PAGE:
To date, the one legislative proposal that addresses some of the social as well as economic problems plaguing minority communities is the American Community Renewal Act, sponsored by Republican Representatives J.e. Watts of Oklahoma and Jim Talent of Missouri. The bill would create 100 Renewal Communities across the country and would also focus on supporting families and rebuilding neighborhood institutions in the areas selected. As stated earlier, the government should work with churches and other community-based organizations to stem the decline of our inner cities. Under the proposed legislation, religious institutions would benefit due to the changes in the tax laws. If enacted, the Renewal Act also will enable municipalities to use federal money to provide vouchers to low-income families. These communities would be chosen based on the existence of pervasive poverty and economic distress.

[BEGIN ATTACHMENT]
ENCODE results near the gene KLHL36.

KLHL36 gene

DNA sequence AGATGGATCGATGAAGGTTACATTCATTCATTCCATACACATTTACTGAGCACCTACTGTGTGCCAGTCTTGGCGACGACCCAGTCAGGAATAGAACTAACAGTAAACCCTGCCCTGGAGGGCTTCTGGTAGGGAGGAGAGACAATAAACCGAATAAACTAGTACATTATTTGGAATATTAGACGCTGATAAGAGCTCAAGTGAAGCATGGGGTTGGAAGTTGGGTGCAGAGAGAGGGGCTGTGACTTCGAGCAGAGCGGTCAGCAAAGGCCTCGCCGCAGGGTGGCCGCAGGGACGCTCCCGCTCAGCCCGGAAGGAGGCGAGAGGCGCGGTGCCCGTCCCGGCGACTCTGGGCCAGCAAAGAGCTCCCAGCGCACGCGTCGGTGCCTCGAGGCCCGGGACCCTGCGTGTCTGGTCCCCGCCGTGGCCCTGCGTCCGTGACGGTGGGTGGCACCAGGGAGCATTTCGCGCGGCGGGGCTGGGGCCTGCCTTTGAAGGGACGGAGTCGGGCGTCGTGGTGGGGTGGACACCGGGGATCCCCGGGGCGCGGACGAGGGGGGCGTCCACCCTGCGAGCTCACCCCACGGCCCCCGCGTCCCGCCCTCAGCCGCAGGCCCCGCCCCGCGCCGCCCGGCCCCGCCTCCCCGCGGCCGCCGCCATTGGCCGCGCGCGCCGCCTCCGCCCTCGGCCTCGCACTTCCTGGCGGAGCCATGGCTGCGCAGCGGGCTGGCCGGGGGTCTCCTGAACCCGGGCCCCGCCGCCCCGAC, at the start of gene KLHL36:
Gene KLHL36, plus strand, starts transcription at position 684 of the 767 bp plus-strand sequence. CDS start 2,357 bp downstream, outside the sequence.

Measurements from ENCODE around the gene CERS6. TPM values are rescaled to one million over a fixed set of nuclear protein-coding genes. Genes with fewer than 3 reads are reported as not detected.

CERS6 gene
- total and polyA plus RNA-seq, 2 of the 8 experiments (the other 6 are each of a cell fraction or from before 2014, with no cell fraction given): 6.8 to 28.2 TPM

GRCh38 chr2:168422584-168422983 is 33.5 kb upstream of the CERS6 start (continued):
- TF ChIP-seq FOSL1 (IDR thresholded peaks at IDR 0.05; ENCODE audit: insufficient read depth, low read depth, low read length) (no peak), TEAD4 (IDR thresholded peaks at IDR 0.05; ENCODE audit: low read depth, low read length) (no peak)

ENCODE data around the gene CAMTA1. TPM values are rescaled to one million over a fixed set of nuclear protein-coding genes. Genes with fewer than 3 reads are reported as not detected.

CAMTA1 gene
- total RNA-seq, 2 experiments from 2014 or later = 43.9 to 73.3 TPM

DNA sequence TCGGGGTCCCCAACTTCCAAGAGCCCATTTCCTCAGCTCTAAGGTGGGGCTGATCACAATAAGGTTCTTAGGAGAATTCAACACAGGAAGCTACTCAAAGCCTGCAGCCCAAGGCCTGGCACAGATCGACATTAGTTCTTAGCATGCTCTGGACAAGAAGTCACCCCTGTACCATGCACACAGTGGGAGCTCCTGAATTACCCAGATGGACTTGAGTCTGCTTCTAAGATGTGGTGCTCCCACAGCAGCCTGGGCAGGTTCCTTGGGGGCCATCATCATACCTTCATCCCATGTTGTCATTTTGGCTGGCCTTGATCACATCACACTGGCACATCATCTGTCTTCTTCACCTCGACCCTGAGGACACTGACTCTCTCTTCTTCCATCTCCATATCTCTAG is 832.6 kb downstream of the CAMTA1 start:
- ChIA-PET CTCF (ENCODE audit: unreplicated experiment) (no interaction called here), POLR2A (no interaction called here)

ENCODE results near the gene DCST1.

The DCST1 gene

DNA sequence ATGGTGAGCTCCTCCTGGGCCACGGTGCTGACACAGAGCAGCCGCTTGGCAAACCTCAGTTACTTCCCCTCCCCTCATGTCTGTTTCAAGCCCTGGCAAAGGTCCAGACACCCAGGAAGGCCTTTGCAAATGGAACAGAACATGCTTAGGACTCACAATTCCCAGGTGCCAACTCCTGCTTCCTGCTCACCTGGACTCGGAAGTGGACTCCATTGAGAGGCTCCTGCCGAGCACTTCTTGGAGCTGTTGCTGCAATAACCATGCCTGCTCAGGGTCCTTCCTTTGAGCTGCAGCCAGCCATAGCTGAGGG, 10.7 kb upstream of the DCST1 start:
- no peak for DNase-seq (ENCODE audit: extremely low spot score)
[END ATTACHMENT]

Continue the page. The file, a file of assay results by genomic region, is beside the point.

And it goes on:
The Renewal Act also contains incentives such as tax credits and regulatory relief, and low-interest loans would be offered to businesses and individuals who invested in these neighborhoods. By making certain approved types of investments in Renewal Communities, banks would be able to satisfy their obligations under the CRA. Although the comprehensive-community approach of the Watts-Talent proposal makes the mistake of keeping much of the current CRA enforcement framework intact, it lessens the regulatory burdens on banks, while providing much needed assistance to religious institutions via the tax code. It's a small step forward that should be taken.
*Gerald A. Reynolds is the president of the Center for New Black Leadership, a Washington-based public policy organization. He also is Vice-chairman of the Federalist Society's Civil Rights Practice Group. Sections of this articles first appeared in a report entitled The Community Reinvestment Act: Questionable Premises & Perverse Incentives, a copy of which may be reviewed on cnbl.org.